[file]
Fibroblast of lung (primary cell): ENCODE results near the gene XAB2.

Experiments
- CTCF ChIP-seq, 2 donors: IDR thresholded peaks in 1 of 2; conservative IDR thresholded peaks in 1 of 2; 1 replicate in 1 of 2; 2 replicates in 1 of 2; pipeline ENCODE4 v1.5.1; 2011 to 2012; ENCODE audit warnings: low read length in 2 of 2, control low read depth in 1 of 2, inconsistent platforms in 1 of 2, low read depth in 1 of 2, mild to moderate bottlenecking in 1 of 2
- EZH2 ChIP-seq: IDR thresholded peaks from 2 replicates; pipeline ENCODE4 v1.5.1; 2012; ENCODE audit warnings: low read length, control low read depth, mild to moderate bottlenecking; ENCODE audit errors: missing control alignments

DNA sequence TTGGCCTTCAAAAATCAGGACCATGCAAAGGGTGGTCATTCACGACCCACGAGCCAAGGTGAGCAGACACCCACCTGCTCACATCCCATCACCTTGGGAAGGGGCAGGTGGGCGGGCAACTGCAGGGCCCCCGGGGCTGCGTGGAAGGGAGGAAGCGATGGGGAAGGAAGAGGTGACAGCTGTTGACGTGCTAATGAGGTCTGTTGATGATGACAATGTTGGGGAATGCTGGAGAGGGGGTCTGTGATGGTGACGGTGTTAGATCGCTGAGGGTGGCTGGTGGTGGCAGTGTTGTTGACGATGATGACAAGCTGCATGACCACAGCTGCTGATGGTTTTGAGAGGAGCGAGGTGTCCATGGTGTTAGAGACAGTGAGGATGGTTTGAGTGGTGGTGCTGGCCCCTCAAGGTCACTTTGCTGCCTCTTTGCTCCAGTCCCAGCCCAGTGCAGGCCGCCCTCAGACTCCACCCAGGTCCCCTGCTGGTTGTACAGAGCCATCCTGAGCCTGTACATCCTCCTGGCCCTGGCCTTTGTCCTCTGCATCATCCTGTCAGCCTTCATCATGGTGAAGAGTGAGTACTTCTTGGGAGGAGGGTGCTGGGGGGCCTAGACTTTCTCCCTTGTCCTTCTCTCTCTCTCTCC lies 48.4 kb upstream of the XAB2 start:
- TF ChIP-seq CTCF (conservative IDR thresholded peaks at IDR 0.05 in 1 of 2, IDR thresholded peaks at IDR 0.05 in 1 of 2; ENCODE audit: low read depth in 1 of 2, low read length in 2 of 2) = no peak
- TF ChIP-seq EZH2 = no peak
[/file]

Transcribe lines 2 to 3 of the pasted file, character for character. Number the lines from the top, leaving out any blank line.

Experiments
- CTCF ChIP-seq, 2 donors: IDR thresholded peaks in 1 of 2; conservative IDR thresholded peaks in 1 of 2; 1 replicate in 1 of 2; 2 replicates in 1 of 2; pipeline ENCODE4 v1.5.1; 2011 to 2012; ENCODE audit warnings: low read length in 2 of 2, control low read depth in 1 of 2, inconsistent platforms in 1 of 2, low read depth in 1 of 2, mild to moderate bottlenecking in 1 of 2